Most of the interviews highlight issues regarding film adaptation. In her interview with Hiba Moussa, Canadian director Patricia Rozema suggests that adaptation is re-interpreting and re-fashioning the literary source; therefore every adaptation is an interpretation of its director. In keeping with her point, the reader can view each adaptation discussed in the book as the distinctive and personal vision of its respective director. Most of the directors explain that they make adaptations of literary texts because they can personally relate to their themes or characters. For example, Wayne Wang made a film version of Amy Tan’s 1989 novel The Joy Luck Club (1993), about two generations of Chinese-American women, because its story goes back to his roots and is a part of his history. Rozema brought her own interpretation to Jane Austen’s 1814 novel Mansfield Park (1999) because she could connect to the main female character, Fanny Price (Frances O’Connor), who came from an impoverished background, just as she did. In 2006, Richard Linklater adapted Philip K. Dick’s 1977 science fiction novel A Scanner Darkly because, as he states, “the view of the book is my view of the world” (p. 295). As these directors make clear, adaptation grows out of personal experience; therefore each adaptation can be viewed as the unique interpretation of its director, his or her way of transforming the written word into spoken word, or the verbal into the visual.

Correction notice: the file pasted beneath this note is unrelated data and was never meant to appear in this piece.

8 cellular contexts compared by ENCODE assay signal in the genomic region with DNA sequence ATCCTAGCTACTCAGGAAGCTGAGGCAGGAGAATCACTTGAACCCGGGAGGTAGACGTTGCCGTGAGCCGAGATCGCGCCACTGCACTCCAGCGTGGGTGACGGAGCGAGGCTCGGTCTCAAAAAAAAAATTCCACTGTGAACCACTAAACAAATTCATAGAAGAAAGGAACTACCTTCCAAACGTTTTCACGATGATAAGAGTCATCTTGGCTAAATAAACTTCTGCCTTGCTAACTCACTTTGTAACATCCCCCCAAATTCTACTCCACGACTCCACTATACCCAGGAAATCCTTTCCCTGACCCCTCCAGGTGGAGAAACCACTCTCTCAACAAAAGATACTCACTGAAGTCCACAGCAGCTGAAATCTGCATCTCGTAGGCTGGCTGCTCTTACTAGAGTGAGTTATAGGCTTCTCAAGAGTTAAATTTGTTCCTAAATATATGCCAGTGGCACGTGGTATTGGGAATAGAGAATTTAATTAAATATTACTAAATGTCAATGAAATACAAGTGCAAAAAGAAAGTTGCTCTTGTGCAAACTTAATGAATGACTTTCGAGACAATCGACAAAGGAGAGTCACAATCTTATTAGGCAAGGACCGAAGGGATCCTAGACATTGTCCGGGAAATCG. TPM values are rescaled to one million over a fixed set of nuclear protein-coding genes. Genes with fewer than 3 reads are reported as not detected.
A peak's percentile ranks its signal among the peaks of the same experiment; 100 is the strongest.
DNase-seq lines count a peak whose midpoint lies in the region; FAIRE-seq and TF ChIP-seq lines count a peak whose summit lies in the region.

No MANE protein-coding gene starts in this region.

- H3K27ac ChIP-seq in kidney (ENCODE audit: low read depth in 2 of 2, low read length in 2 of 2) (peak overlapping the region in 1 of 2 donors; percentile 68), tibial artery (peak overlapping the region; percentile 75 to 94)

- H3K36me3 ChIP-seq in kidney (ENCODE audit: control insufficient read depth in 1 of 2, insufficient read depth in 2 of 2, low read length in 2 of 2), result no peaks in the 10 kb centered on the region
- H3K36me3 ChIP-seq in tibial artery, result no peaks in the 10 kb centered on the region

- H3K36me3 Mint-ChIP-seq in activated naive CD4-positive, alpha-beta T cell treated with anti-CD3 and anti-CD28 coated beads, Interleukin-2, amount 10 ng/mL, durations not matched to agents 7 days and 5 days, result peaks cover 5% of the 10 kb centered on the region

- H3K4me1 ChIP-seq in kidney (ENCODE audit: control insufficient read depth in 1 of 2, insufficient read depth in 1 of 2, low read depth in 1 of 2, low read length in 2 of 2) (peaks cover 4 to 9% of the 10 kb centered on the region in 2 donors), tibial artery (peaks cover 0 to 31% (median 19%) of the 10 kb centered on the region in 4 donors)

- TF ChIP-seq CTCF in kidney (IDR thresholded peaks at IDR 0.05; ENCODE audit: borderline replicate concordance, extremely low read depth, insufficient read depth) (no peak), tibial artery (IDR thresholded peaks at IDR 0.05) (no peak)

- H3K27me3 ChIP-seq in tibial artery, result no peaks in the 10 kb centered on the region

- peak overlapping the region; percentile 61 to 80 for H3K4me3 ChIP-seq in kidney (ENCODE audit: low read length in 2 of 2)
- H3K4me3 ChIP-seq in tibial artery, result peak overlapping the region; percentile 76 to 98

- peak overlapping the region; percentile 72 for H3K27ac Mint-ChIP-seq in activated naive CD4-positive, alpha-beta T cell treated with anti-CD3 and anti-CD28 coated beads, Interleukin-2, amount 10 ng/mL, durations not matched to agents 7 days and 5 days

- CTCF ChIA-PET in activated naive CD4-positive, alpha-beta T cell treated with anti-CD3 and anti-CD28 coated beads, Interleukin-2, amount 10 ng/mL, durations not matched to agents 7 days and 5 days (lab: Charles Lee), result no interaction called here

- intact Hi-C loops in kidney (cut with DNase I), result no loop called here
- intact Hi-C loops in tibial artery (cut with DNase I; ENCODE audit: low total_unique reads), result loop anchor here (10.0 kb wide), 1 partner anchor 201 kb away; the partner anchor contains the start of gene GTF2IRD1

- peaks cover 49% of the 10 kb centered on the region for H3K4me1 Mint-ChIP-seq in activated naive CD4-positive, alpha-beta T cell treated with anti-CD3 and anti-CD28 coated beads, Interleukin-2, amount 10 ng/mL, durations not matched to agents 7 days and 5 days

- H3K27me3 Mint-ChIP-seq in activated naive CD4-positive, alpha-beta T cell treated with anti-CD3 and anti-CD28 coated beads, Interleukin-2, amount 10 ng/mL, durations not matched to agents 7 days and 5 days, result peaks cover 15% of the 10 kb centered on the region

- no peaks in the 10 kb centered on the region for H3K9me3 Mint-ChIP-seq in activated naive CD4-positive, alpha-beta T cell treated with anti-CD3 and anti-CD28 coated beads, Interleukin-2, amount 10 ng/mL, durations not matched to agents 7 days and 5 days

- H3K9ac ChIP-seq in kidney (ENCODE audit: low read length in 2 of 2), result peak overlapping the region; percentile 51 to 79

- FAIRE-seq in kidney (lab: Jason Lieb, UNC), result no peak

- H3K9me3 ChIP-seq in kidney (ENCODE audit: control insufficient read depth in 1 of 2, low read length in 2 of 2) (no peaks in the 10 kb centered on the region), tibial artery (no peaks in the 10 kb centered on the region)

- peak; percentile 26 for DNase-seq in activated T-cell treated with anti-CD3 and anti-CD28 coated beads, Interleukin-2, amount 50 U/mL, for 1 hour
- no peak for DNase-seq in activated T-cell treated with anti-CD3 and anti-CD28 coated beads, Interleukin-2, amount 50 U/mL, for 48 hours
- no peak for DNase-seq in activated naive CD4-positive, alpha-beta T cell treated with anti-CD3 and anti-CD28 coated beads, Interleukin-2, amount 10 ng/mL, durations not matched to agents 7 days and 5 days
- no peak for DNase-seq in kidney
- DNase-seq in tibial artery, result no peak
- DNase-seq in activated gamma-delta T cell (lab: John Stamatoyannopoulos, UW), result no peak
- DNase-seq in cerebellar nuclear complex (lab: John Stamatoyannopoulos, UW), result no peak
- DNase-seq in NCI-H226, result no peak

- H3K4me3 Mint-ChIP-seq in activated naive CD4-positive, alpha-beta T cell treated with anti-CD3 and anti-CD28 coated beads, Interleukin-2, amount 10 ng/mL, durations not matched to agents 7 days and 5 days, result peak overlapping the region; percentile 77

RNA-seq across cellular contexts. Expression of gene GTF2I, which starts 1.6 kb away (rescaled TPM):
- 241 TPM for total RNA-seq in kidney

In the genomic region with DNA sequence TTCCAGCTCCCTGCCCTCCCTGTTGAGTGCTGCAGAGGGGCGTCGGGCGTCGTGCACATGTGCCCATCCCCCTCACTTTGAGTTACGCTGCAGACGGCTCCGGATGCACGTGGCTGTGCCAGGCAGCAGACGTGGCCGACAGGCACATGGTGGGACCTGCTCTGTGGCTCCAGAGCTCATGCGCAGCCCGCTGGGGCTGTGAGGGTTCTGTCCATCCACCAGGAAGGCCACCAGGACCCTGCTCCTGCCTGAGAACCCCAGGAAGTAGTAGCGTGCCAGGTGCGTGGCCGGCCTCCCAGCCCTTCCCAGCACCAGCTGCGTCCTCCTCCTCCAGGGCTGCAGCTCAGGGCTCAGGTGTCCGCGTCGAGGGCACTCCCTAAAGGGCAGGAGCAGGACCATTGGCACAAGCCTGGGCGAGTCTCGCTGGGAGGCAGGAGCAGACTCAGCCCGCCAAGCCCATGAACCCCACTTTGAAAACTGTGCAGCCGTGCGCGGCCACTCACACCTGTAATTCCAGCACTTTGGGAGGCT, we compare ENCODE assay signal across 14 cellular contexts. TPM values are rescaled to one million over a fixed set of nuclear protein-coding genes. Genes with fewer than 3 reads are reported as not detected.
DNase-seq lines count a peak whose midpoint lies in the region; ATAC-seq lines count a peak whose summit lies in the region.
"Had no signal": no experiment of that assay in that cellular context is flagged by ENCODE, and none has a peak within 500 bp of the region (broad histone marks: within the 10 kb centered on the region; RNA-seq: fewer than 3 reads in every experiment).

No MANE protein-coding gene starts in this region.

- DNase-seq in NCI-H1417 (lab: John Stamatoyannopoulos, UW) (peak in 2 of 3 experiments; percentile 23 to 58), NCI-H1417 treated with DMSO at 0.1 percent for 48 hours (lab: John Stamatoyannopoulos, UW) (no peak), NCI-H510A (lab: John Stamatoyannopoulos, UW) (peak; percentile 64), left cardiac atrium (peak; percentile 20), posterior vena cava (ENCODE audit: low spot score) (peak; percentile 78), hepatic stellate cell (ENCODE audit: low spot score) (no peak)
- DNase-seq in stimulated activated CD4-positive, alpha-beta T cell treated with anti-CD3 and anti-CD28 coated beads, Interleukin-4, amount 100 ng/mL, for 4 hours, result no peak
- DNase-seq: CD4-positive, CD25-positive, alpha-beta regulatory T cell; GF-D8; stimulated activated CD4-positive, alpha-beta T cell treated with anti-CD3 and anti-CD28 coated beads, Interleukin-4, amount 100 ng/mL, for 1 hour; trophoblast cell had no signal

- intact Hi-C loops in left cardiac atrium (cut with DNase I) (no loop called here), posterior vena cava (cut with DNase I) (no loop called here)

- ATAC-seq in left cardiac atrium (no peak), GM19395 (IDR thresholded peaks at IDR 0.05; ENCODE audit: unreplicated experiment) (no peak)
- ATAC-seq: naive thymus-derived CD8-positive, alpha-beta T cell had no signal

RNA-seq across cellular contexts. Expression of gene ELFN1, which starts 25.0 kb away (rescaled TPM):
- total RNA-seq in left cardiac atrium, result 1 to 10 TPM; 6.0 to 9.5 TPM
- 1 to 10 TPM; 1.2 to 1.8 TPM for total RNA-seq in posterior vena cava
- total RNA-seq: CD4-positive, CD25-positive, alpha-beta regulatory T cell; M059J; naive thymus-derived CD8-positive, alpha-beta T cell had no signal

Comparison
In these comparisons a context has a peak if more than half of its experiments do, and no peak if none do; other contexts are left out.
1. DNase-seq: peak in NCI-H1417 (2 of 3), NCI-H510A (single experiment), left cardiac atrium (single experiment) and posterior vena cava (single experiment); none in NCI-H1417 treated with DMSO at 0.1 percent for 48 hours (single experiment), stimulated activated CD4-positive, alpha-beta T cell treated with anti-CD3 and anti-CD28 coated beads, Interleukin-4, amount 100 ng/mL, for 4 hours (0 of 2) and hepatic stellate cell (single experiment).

In addition, the directors talk about the problems they encounter and the solutions they come up with in the process of adaptation. Franco Zeffirelli and Baz Luhrmann discuss the difficulties of adapting William Shakespeare’s Romeo and Juliet (1597) to the screen: cutting the original text, compiling it into two hours, reconfiguring the scenes, and choosing the cast. While mostly sharing the same concerns, the directors differed in their approach to the language of Shakespeare. Zeffirelli wanted no “classical barrier” between the actor and the audience (p. 265); therefore, in his 1968 film adaptation, he made the language accessible for as many people as possible to understand Shakespeare. Luhrmann, on the other hand, rearranged the scenes and made the necessary cuts while converting the play into a modern situation, but his 1996 adaptation persistently adhered to the language. Luhrmann also talks about the pre-production process in which he spent two years meticulously researching the Elizabethan stage. Likewise, Rozema dedicated a great deal of time to understanding the political and social context of the time Austen wrote Mansfield Park. This director-focused viewpoint is reinforced by the fact that each of the directors interviewed in this volume can be considered an auteur, leaving – as Robert Altman says – their “fingerprints” in all of their movies (p. 253).